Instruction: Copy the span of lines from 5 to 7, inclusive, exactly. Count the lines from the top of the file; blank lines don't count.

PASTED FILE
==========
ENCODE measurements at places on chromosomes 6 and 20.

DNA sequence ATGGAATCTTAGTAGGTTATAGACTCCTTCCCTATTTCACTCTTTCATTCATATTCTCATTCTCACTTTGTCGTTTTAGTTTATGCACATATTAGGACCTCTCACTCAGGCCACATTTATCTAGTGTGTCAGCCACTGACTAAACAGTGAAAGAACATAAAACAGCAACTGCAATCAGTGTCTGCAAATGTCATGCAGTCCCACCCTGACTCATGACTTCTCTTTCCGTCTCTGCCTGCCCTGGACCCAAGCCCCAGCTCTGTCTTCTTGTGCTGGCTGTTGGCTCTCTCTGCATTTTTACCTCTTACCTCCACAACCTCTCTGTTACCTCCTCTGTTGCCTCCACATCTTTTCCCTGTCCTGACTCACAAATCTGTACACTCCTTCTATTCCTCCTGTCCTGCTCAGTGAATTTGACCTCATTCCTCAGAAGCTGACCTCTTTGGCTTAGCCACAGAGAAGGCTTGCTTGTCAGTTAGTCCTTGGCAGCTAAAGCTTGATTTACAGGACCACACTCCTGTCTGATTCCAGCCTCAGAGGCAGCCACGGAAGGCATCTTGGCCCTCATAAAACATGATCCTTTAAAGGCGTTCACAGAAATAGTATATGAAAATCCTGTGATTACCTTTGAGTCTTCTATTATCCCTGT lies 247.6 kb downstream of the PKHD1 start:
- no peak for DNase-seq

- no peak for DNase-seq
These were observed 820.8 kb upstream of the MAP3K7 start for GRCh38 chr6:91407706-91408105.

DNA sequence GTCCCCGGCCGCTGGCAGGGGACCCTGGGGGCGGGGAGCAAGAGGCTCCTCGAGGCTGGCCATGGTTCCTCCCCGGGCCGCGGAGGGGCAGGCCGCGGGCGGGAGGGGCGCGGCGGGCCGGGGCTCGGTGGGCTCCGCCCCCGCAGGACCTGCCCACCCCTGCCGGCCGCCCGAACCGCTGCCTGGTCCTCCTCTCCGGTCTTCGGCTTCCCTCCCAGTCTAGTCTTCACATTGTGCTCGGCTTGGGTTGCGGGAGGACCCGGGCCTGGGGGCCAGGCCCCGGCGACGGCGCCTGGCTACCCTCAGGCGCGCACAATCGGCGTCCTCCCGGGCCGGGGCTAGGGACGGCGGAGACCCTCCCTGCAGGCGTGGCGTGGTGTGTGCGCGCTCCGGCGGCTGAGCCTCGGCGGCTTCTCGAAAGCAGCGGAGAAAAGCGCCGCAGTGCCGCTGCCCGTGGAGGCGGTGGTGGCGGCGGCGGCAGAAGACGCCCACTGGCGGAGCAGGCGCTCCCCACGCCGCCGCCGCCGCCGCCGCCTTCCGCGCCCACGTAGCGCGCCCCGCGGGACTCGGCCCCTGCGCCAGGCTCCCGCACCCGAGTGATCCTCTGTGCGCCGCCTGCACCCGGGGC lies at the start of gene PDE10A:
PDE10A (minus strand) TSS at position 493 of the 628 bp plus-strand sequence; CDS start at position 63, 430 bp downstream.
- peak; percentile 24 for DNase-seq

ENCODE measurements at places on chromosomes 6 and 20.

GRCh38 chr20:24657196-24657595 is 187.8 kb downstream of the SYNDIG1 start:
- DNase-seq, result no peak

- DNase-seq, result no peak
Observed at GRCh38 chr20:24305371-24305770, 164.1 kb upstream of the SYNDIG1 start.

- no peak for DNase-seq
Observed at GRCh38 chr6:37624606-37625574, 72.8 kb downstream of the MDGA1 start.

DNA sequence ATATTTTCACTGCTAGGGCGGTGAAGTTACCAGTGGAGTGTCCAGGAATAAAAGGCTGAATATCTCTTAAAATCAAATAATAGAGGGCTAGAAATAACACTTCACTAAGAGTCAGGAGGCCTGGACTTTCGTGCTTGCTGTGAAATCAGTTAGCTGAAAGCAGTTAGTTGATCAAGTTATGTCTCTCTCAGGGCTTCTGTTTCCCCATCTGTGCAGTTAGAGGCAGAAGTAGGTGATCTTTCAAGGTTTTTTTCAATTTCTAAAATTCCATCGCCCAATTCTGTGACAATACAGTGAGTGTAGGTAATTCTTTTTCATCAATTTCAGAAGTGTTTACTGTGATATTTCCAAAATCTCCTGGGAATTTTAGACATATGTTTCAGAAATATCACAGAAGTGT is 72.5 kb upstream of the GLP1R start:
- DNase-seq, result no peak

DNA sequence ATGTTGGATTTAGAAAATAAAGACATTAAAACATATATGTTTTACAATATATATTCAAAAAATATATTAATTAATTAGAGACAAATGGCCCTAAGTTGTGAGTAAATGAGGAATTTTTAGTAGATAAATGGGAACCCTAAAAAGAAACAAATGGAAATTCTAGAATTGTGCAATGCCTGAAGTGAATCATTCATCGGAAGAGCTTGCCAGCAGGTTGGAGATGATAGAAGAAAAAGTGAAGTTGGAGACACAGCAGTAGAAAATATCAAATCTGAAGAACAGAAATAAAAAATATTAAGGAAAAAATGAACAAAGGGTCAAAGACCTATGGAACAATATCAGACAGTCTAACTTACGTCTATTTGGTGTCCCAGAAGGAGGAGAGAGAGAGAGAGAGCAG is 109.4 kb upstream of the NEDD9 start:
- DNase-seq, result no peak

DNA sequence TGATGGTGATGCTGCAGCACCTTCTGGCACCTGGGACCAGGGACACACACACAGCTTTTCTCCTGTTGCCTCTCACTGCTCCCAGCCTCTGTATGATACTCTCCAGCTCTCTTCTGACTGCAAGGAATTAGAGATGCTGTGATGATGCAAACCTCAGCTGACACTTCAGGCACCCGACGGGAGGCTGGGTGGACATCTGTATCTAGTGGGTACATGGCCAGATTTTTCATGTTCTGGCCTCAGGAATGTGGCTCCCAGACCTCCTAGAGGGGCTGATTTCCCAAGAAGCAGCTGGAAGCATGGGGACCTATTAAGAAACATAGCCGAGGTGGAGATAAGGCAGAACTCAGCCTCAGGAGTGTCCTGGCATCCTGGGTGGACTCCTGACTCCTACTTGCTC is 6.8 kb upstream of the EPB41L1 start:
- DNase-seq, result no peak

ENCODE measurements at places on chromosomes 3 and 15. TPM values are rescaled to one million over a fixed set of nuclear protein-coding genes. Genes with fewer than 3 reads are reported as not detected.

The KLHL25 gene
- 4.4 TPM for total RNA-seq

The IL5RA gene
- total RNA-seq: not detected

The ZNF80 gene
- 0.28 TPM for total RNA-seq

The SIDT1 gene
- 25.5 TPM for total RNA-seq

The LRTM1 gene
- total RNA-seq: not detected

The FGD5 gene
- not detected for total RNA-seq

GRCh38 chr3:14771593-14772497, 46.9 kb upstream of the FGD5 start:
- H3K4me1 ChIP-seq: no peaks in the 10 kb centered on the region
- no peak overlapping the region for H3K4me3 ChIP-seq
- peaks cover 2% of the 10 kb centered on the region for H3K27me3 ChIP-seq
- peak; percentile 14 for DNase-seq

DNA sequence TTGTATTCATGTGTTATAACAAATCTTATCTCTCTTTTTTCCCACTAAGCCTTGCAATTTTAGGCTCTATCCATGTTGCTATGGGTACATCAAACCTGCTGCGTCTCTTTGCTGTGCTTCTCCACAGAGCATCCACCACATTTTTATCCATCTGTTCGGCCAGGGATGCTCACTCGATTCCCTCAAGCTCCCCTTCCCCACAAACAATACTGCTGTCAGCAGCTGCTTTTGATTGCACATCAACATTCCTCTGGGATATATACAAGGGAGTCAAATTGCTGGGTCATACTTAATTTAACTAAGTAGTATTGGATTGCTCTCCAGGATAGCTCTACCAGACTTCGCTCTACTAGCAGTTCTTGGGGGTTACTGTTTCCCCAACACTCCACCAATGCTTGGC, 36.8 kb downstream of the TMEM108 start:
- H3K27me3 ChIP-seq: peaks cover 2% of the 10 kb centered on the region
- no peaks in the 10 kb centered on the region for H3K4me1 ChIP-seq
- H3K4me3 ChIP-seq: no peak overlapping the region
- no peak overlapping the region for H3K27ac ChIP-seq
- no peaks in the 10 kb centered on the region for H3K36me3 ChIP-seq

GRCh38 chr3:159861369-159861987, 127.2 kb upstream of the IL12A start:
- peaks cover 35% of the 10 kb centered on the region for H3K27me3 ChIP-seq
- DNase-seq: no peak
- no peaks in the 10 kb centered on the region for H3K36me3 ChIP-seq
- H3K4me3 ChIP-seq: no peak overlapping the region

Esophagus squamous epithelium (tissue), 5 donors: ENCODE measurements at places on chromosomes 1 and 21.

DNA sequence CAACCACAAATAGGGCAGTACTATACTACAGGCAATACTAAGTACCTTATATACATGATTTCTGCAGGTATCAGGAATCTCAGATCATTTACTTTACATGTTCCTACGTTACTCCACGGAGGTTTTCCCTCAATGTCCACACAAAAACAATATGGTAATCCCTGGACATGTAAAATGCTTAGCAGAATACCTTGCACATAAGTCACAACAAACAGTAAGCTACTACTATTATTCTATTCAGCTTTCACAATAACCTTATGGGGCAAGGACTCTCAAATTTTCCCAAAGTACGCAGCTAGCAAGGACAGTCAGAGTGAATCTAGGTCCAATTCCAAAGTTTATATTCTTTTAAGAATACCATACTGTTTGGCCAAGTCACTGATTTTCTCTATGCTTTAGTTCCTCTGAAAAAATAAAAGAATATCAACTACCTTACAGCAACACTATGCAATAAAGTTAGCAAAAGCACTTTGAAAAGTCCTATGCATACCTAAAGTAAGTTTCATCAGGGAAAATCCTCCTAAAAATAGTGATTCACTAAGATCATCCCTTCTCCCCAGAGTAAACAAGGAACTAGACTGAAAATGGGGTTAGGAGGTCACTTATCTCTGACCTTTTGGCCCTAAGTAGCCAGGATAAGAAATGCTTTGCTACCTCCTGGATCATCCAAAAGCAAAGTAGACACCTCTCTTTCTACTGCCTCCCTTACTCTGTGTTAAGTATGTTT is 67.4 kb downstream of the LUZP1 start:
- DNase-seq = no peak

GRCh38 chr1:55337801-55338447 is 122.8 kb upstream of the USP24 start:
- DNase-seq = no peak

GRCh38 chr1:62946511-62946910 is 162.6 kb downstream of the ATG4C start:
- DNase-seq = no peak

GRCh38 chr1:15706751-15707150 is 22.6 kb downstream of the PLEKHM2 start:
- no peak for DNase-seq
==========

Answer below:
These were observed 820.8 kb upstream of the MAP3K7 start for GRCh38 chr6:91407706-91408105.

DNA sequence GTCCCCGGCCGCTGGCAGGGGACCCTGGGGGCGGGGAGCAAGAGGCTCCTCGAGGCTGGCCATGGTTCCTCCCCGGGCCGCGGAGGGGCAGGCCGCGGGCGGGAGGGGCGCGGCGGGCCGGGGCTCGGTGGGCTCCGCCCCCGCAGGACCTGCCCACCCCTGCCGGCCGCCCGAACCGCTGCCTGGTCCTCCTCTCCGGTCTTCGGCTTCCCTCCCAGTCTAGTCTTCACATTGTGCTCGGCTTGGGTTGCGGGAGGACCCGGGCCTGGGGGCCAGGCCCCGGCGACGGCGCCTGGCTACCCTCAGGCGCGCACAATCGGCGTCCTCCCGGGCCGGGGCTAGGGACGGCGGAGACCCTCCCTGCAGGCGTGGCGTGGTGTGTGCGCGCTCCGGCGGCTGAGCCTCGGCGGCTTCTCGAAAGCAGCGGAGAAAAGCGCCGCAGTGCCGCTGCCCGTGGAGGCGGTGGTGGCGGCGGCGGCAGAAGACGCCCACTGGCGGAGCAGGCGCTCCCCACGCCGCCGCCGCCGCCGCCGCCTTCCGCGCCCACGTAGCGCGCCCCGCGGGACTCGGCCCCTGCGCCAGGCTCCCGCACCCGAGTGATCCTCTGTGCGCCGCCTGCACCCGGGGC lies at the start of gene PDE10A:
PDE10A (minus strand) TSS at position 493 of the 628 bp plus-strand sequence; CDS start at position 63, 430 bp downstream.